The other day I was chatting with a senior procurement executive at one of the niftier Bay Area technology unicorns (if you’re a millennial, you probably have their app on your phone) and the topic came up: what’s this whole procurement game really going to look like five or ten years from now?
On a good week I get to have meaningful discovery conversations with between 5–20 procurement executives in various types of enterprises, spanning retail to healthcare to automotive to construction in both the private and public sectors. Unless the person I’m speaking with sets the agenda with a specific category, I usually try and ask some version of the following qualifying questions:
· How does your procurement team measure success?
· What core tool does your team currently use to track that metric?
· What’s your biggest bottleneck while running a bid?
Nine times out of ten, the person I’m talking to thinks that they are winning if their procurement team is putting out fires faster than new fires start. Cognitive time horizons are typically 3–6 months ahead, (maybe a year, two years if they are in the midst of implementing some new big ERP system).
Their success metric, common throughout the industry is (no surprise): savings, savings, savings.
Their core tool, also common throughout the industry, is Microsoft Excel spreadsheets plus long email chains, plus maybe some project management software with Gantt charts.
And their biggest bottleneck is that they have to spend too much time herding cats to gather the correct baseline data, too much time herding cats to get workable specifications from end-users and too much time herding cats to source vendors for their bids using the approved one-size-fits-all workflow.
(A lone procurement cowboy, literally herding cats circa 2018)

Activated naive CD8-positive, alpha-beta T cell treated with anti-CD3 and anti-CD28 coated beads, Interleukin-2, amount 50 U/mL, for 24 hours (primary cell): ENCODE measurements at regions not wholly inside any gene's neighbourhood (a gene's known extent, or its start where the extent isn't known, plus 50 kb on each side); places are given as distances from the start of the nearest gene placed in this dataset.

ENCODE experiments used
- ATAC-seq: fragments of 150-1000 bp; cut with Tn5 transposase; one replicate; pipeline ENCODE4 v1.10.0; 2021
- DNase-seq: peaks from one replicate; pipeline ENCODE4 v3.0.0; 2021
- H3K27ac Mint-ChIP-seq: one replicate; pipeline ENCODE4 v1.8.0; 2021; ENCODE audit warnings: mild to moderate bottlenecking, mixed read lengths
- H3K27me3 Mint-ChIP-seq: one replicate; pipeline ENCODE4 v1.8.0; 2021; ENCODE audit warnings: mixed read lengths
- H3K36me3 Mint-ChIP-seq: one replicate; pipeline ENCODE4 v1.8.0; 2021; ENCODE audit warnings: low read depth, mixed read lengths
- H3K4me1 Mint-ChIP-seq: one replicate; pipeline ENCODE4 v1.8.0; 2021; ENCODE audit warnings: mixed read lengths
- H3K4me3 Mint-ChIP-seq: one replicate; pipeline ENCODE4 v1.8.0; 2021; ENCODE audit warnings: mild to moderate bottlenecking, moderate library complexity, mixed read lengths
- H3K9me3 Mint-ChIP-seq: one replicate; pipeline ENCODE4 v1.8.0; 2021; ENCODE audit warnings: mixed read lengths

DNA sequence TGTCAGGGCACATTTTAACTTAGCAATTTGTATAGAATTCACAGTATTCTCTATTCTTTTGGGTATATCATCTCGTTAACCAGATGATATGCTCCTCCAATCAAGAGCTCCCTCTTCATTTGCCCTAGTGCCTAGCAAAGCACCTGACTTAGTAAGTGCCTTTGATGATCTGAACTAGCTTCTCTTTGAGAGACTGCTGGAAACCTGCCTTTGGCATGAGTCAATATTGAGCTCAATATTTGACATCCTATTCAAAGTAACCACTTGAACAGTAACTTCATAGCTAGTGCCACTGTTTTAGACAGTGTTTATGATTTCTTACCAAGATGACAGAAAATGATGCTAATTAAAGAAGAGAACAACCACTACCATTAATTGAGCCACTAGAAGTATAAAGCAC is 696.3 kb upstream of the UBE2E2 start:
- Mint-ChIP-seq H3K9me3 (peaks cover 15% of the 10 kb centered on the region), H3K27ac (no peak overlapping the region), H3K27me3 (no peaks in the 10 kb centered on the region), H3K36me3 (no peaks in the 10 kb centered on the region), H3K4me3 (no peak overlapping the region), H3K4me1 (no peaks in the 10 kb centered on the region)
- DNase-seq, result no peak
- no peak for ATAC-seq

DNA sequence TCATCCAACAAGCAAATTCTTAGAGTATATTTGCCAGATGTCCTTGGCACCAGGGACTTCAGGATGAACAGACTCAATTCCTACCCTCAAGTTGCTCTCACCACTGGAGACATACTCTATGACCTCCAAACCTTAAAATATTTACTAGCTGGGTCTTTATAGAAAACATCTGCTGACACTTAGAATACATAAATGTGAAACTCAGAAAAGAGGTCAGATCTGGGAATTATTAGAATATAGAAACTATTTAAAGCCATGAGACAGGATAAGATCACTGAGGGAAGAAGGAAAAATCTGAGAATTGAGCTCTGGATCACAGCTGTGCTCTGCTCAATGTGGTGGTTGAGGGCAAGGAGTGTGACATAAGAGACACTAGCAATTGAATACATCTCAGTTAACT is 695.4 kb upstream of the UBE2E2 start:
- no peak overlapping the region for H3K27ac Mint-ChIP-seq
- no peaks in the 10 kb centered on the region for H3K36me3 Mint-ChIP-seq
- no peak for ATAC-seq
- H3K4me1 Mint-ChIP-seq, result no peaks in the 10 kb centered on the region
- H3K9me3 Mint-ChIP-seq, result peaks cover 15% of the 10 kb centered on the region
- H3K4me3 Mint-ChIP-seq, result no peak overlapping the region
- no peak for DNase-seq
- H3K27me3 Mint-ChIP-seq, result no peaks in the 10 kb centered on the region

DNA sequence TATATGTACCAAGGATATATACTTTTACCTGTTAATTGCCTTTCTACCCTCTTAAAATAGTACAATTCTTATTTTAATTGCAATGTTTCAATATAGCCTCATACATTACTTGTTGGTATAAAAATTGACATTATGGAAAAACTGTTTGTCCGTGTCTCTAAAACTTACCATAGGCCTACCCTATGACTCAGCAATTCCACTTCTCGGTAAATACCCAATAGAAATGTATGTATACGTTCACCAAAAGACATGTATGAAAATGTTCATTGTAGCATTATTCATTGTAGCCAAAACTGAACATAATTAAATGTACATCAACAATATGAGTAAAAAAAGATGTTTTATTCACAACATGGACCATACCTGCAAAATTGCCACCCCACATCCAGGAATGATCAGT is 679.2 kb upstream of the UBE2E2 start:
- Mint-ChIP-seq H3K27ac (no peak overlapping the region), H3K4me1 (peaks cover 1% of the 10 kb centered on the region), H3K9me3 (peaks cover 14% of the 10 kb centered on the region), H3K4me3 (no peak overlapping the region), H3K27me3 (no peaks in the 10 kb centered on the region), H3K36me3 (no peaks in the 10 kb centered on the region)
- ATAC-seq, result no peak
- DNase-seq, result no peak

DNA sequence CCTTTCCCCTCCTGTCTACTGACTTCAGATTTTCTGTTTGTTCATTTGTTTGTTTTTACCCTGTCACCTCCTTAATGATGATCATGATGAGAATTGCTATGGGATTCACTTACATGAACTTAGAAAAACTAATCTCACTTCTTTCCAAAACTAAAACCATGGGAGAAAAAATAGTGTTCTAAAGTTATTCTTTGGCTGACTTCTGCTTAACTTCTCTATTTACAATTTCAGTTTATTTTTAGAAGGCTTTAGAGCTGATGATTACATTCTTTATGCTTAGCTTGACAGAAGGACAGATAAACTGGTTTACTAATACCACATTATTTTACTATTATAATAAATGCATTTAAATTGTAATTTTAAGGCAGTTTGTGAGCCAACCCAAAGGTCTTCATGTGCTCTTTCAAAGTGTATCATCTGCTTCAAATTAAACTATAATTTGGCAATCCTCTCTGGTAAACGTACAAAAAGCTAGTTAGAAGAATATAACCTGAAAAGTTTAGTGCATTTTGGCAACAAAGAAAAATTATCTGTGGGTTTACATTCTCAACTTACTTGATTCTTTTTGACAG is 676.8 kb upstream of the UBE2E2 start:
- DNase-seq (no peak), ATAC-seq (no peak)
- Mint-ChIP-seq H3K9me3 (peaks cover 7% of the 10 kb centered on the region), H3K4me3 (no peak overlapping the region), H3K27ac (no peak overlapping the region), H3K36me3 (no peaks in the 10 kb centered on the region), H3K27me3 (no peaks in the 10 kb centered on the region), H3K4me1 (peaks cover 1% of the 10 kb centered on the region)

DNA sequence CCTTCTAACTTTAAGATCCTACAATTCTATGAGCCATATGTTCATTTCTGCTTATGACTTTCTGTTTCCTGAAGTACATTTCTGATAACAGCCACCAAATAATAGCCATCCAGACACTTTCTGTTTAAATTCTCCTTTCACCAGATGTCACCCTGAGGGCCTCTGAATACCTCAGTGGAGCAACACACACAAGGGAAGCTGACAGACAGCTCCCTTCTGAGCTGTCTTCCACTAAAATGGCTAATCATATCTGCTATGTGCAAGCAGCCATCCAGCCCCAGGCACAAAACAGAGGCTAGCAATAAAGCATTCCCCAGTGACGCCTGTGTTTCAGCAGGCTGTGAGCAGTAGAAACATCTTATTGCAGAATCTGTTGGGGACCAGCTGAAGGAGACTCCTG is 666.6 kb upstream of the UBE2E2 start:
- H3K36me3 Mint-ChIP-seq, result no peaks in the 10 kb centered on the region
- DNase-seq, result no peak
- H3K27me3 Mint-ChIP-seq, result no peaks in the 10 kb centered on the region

Sound familiar? If you work in most procurement organizations, you’ve seen this movie before. So that’s why I was so impressed by this particular procurement executive who actually had a ten year vision for the future of his organization. It just wasn’t the usual conversation. At the outset, he stated in no uncertain terms that he considered savings to be a necessary but not sufficient metric of a successful procurement organization. Procurement, he felt, should and will rise to the occasion of fulfilling higher enterprise imperatives.
Feeling emboldened by his invitation, I asked him to describe a vision of what procurement work will look like at top enterprises in five or ten years. Without missing a beat, he painted a shocking picture.
Zombie Categories and The Humans That Once Managed Them
Category Management has been a buzzword in procurement for at least the past decade, and a heuristic for thinking about the fundamental process of establishing a baseline (or Current State Analysis) in the strategic sourcing cycle. “Defining the category” is often listed alongside “Stakeholder engagement” in courses on best practices in strategic sourcing, and category managers have been elevated to refine and optimize buying patterns within their particular fiefdoms of spend.